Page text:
Accordingly, it may be useful have the ability to mark every attribute to be sensitive information or personally identifiable information. It also may be useful to have default values of whether certain known attributes are sensitive information or personally identifiable information. It may also be desirable to only allow a user with permission be allowed to modify the indication such as a developer or someone with developer privileges.

What is sensitive information may vary on a case-by-case basis, but some default rules may be created that would classify some information as being sensitive. As an example, some people may consider attributes such as their home address, home phone number, home email address and names of children to be sensitive information. The loss of sensitive information may not necessarily result in identity theft, for example, but nonetheless is information that people would appreciate being kept out of the public domain.

FIG. 4 illustrates a further example. A data type might not make the data sensitive in it self, but used in a given context, it might. For example, properties based on the data type phone number 400 are not necessarily sensitive data 410. When the property holds an employee's home phone number 420, it may be sensitive information 430.

As another example, the fact that a person has a spouse may not be sensitive. However, the fact that a person has multiple spouses at the same time may be sensitive information. By combining multiple attributes, sensitive information may be obtained. For example, combining the fact that a person has a spouse with the fact that the same person has an additional spouse may result in all the spousal information being sensitive. As another example, obtaining the expiration date of a credit card may not be sensitive. However, combining the expiration date of the credit card with the actual credit card number may result in the creation of sensitive information. Such data, while not sensitive alone, could be sensitive when combined with additional data, and as such, may be indicated in the system.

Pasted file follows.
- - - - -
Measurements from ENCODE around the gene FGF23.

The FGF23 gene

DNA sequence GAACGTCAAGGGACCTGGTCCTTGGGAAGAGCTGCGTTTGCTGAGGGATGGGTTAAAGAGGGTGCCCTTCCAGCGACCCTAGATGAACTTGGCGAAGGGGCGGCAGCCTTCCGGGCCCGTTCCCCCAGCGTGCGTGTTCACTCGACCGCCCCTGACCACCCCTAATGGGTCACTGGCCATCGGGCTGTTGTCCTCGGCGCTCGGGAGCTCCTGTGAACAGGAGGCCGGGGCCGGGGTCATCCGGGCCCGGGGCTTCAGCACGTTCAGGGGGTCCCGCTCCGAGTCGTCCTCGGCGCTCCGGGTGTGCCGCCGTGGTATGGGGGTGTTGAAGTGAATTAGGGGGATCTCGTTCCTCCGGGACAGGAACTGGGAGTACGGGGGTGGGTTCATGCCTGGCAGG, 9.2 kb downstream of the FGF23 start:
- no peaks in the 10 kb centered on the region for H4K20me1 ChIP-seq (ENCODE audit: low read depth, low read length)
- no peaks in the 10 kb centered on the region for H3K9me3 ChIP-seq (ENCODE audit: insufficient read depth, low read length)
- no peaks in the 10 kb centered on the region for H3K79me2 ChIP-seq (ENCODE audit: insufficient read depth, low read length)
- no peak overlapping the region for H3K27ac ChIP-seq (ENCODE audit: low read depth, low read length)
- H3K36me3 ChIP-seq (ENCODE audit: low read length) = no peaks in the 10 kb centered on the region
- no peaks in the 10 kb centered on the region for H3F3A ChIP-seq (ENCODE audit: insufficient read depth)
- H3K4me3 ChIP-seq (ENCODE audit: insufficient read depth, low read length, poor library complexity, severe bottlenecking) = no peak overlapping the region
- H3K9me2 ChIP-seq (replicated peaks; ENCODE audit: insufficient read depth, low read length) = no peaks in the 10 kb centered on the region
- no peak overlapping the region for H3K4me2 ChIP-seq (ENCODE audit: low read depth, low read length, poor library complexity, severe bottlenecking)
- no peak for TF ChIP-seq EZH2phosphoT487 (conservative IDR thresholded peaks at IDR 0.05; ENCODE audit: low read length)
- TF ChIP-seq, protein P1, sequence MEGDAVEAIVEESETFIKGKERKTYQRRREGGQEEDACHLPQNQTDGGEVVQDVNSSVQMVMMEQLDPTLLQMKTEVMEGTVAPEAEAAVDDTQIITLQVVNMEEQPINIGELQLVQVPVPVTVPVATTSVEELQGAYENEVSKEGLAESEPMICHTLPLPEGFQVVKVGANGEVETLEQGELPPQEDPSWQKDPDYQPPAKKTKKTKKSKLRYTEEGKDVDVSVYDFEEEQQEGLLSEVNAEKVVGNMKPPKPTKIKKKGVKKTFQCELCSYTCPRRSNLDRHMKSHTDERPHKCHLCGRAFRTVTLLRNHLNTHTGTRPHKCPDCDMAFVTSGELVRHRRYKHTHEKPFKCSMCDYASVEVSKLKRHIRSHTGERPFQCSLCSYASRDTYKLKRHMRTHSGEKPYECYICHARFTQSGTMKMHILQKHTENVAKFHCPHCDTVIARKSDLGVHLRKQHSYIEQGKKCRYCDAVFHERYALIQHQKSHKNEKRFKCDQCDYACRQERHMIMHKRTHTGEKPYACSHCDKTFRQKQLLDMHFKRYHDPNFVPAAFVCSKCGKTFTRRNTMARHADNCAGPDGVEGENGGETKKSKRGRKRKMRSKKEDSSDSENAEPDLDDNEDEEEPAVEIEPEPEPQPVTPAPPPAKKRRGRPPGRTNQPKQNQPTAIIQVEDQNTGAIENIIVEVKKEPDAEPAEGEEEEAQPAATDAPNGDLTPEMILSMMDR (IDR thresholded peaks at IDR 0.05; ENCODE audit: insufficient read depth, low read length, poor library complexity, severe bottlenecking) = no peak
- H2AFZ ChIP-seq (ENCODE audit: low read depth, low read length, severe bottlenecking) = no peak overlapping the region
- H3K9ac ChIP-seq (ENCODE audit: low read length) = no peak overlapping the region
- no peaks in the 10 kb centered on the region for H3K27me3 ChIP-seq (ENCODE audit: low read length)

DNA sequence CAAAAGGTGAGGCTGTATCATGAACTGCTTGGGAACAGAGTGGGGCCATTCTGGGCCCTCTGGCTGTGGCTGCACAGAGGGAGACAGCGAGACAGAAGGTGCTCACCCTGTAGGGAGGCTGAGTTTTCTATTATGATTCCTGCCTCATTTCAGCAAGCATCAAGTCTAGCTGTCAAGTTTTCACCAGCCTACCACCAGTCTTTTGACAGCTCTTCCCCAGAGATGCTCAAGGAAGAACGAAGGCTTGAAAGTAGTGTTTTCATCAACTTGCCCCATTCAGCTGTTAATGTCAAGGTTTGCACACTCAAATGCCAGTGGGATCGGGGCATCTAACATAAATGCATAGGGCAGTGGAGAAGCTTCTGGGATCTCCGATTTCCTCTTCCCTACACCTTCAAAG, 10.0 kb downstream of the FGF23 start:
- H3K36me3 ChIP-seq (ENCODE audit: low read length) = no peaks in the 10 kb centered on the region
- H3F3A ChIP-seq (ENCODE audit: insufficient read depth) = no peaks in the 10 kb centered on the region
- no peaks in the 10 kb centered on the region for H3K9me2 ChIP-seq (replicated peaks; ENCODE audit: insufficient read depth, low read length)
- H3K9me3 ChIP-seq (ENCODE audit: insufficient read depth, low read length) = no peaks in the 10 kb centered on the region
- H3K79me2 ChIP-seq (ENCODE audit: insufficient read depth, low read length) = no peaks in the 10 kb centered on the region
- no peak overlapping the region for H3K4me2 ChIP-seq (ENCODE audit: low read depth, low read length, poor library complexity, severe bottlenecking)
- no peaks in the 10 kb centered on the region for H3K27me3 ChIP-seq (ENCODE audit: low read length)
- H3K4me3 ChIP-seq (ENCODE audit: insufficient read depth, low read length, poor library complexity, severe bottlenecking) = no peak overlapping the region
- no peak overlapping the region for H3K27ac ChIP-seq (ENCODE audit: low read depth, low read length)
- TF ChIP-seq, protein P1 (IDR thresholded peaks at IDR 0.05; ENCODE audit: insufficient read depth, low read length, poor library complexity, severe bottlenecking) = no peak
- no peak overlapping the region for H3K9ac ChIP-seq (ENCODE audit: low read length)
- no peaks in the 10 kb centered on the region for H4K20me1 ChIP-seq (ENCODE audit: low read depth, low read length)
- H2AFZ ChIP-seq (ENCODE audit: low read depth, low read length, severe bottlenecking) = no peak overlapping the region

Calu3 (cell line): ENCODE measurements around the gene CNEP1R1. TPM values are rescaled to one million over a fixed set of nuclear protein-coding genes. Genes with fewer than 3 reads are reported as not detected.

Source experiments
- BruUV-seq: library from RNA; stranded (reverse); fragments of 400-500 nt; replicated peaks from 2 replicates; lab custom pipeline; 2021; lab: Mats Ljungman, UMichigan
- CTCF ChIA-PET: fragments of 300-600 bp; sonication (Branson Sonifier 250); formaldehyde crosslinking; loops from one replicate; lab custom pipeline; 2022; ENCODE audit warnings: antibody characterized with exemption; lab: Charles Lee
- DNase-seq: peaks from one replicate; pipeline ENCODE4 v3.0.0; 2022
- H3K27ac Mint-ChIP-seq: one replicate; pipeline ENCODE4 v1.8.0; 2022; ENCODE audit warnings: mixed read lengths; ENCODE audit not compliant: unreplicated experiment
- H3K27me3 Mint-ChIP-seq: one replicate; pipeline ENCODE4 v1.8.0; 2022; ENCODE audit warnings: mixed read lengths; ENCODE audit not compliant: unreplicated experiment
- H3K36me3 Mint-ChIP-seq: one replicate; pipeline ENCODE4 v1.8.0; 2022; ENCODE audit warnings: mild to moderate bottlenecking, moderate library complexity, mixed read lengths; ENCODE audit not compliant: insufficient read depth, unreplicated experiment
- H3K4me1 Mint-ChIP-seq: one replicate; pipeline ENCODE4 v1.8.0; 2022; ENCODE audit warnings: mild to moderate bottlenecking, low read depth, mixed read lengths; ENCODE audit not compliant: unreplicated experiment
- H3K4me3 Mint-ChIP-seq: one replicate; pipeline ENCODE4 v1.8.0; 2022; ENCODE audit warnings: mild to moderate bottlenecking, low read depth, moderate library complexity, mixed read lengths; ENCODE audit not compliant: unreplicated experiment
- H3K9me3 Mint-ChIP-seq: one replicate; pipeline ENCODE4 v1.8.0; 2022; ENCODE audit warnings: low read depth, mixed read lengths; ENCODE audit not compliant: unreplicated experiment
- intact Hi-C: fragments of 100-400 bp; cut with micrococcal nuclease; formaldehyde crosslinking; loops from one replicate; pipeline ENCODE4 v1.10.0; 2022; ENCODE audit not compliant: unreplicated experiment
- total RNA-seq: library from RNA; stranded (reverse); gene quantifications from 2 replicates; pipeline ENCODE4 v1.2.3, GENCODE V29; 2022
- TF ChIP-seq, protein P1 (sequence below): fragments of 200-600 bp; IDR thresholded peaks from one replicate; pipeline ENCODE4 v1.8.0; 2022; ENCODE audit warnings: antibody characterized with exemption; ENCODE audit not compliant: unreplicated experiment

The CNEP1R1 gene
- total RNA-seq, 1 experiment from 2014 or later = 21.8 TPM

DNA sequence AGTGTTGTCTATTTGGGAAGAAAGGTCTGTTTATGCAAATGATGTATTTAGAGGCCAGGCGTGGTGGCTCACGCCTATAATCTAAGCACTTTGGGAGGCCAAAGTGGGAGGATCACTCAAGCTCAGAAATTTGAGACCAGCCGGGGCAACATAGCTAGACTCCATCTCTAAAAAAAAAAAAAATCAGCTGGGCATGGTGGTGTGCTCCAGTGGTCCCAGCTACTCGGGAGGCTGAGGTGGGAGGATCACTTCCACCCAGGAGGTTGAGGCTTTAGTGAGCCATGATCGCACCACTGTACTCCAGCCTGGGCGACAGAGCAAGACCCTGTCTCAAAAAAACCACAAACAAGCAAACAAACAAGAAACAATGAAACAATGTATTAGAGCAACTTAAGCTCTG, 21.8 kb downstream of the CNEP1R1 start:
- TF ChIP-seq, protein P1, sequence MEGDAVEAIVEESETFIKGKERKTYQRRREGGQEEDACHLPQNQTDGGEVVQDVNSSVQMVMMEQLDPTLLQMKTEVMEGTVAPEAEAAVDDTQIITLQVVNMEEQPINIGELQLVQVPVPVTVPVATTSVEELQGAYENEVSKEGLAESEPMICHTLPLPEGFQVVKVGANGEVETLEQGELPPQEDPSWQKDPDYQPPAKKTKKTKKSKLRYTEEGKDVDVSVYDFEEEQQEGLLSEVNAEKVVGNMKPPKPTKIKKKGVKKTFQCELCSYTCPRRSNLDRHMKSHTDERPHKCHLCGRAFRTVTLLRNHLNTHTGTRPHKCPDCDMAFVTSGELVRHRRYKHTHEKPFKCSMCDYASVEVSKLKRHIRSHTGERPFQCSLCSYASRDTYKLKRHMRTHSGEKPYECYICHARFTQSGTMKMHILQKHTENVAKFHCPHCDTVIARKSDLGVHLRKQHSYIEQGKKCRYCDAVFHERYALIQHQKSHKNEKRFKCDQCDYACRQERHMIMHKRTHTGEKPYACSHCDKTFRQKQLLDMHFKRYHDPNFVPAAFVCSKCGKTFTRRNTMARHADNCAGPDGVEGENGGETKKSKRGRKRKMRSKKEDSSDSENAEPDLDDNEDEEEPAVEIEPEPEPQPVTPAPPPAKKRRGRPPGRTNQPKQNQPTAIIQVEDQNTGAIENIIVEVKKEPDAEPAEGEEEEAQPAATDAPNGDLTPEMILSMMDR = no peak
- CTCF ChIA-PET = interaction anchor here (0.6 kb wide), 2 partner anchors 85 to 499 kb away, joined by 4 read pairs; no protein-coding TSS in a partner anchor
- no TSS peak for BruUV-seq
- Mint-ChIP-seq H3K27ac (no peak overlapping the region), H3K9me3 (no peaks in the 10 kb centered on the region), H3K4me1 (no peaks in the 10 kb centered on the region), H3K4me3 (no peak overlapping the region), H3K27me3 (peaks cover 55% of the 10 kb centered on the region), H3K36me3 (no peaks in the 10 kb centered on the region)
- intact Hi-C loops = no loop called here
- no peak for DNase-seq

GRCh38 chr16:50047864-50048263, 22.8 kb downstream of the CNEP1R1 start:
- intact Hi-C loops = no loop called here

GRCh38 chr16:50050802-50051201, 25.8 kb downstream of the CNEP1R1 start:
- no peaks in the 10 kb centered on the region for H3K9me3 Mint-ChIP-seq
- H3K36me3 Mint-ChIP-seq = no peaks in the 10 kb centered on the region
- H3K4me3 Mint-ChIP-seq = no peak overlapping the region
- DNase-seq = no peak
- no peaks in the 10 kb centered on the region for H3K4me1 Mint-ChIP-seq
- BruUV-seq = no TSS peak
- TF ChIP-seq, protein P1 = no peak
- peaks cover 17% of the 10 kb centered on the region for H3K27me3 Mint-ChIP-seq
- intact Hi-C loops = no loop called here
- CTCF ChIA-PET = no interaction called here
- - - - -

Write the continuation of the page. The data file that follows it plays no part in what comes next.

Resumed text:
Personally identifiable information is information that may be used to identify a person. In the United States, a social security number or passport number would be personally identifiable information. Similar identification numbers may exist in different countries around the world. In addition, a credit card number may be personally identifiable information. There may be variety of reasons to indicate personally identifiable information with identity theft being the most obvious.

Combinations of information may also result in the creation of personally identifiable information. Some information may not be personally identifiable information until it is combined with other information. FIG. 5 illustrates one example. An IP-Address 500 may be personally identifiable information in itself 510, whereas a generic name is not personally sensitive information 520, but combining a person's first name 530 with a last name 540 and perhaps also a company, address or just city may result in personally identifiable information 550, 560.

Some information may be sensitive data and not personally identifiable information and vice versa. Referring again to FIG. 4, a phone number 400 may not be sensitive data 410 but it may be personally identifiable information 440.